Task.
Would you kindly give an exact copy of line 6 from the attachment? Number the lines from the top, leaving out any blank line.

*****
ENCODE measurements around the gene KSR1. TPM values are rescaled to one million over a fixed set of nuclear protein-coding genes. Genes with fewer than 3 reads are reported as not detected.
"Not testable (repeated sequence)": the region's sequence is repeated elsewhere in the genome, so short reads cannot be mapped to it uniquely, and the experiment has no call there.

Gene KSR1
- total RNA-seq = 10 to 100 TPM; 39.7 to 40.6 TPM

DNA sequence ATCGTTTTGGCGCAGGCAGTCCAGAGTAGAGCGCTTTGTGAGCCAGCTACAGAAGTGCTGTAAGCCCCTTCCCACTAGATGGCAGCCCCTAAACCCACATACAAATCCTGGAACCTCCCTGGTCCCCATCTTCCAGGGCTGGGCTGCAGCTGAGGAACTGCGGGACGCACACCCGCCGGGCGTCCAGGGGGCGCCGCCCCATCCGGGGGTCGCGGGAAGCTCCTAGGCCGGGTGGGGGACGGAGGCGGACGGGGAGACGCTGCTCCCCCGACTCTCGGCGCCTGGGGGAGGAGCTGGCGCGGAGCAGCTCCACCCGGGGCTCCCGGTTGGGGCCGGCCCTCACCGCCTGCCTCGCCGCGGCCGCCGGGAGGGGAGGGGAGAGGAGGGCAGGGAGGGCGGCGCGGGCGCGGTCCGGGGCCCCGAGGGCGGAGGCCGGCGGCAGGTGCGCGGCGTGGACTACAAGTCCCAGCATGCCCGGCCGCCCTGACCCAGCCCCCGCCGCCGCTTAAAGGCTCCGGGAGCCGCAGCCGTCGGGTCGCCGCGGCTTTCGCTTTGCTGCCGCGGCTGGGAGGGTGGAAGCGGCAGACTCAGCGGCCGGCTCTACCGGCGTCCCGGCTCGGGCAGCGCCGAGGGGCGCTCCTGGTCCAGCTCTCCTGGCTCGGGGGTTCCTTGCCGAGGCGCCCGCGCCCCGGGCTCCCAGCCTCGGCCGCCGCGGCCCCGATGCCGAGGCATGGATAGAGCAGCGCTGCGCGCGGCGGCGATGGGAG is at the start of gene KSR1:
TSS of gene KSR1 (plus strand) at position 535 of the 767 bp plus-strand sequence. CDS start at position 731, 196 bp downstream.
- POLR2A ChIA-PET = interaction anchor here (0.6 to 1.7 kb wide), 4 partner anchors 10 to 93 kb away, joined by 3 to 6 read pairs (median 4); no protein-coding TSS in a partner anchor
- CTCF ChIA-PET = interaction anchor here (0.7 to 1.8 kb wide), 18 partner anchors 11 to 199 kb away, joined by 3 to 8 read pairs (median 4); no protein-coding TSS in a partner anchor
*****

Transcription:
TSS of gene KSR1 (plus strand) at position 535 of the 767 bp plus-strand sequence. CDS start at position 731, 196 bp downstream.